Paper No. 299-18
Presentation Time: 9:00 AM-6:30 PM
OPTICAL ANISOTROPY, MULTIPHASE INTERGROWTHS, AND ZONING IN GARNETS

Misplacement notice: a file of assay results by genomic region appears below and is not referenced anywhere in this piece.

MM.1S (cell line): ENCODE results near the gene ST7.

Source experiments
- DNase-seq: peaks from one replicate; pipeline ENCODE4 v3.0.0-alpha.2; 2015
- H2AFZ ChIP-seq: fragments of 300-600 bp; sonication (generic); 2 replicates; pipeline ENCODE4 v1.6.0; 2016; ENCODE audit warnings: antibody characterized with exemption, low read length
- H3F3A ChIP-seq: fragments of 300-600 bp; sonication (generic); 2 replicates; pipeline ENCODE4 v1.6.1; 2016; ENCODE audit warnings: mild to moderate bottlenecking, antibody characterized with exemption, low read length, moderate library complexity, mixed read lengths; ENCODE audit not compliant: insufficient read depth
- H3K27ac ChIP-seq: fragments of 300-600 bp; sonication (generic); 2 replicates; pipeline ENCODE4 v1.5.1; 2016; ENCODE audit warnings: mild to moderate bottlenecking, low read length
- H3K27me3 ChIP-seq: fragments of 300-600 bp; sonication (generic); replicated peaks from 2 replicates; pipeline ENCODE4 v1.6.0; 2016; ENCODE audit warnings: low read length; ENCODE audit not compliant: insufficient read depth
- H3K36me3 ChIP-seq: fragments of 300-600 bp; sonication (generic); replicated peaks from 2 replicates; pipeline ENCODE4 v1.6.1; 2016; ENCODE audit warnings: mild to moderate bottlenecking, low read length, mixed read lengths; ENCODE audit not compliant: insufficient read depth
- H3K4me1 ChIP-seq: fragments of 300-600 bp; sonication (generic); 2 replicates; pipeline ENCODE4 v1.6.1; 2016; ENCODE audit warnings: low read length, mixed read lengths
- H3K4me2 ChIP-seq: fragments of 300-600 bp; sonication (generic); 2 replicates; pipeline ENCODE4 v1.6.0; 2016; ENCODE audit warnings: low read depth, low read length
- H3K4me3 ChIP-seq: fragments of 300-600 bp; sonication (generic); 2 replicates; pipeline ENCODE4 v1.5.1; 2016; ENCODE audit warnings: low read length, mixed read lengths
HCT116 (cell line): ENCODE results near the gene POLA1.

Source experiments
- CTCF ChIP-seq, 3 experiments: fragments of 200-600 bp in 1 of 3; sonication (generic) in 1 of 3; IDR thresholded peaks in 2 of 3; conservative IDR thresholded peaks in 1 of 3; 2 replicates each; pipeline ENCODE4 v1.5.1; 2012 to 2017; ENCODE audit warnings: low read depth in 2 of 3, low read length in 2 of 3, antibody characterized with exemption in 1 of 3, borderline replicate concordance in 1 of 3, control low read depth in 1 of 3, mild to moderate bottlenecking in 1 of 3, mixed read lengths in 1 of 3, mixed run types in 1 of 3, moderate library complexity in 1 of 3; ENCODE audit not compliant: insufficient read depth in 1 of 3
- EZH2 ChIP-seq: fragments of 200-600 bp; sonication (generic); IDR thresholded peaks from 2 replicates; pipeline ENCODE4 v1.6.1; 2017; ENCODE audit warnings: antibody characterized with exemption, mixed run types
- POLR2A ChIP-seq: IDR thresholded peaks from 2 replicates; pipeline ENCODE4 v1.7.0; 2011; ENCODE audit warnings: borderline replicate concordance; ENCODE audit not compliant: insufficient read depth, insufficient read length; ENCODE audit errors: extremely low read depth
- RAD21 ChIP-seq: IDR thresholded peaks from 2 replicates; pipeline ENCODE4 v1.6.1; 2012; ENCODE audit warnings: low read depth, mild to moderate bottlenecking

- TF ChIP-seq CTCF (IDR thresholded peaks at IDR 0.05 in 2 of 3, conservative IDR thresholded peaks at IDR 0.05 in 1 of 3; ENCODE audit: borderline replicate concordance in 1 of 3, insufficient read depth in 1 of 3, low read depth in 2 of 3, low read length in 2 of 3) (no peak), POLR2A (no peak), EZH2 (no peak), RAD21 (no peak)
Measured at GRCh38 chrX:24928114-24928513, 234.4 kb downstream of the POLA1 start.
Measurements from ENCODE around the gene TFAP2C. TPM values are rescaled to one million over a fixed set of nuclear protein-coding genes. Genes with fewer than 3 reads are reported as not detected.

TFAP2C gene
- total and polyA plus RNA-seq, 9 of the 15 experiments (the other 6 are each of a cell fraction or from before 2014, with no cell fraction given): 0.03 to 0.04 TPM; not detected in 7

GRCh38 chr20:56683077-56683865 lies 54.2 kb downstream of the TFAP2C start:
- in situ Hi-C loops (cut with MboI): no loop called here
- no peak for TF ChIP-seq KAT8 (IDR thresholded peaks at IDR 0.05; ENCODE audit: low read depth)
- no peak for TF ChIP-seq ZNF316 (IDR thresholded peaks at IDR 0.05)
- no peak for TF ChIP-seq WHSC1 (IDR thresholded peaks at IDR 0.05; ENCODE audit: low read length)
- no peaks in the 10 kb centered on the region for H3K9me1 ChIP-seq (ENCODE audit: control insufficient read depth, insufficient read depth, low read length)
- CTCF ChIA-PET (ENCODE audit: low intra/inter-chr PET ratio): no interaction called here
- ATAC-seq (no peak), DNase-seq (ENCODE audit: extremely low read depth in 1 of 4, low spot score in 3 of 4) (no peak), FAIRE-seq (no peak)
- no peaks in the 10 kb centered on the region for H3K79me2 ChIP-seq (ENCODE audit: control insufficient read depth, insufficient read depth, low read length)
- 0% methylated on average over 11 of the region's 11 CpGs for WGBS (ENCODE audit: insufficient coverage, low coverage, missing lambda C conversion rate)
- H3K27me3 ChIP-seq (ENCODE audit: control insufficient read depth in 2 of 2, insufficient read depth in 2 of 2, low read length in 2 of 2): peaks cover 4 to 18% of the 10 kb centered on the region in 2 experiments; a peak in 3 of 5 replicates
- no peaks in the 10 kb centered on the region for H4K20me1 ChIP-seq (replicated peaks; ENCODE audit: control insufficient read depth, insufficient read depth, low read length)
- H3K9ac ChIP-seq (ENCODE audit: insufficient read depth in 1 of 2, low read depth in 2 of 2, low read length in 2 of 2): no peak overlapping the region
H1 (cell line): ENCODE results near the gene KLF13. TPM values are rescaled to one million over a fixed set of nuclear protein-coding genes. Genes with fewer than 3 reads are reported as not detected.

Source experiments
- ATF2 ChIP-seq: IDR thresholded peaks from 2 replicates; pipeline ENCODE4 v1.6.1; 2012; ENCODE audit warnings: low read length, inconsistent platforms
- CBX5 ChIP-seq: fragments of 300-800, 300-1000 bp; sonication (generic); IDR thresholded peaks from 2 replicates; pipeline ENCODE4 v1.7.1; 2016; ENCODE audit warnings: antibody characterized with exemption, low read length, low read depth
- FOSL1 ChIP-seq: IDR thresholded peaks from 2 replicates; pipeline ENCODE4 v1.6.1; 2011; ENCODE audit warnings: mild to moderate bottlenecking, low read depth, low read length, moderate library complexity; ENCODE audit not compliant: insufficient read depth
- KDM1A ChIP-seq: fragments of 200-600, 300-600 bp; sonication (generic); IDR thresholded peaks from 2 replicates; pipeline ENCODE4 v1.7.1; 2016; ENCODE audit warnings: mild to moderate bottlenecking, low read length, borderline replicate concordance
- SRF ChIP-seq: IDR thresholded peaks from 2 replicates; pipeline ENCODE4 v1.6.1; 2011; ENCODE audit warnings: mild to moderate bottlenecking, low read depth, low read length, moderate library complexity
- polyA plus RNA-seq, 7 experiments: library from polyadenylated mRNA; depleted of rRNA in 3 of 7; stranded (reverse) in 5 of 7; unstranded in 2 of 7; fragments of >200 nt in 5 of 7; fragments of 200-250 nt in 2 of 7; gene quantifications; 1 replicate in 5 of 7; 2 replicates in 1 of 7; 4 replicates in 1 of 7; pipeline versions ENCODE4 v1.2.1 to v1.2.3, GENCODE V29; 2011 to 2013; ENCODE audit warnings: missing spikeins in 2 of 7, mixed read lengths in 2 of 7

Garnets are useful and well-known minerals that are found in various environments. Common silicate garnets have cubic symmetry, so their anomalous optical anisotropy has puzzled researchers for over a century. Many garnets are anisotropic under cross-polarized light, which may indicate that they are not optically cubic. Several reasons were given as the cause of this anomalous anisotropy, but the main reason appears to be cation ordering that causes a reduction in cubic symmetry. We have refined the crystal structure of several anisotropic garnet samples using the Rietveld method, space group Ia-3d, and monochromatic short-wavelength synchrotron high-resolution powder X-ray diffraction (HRPXRD) data. Each anisotropic sample contains an assemblage of two or three cubic phases with slightly different structural parameters. The fine-scale intergrowths of these cubic phases occur as oscillatory compositional zones and cause strain-induced optical anisotropy. The compositions of the individual phases can be resolved with the electron probe microanalyzer if the crystal is viewed in a suitable orientation. Examples from various garnet members will be given.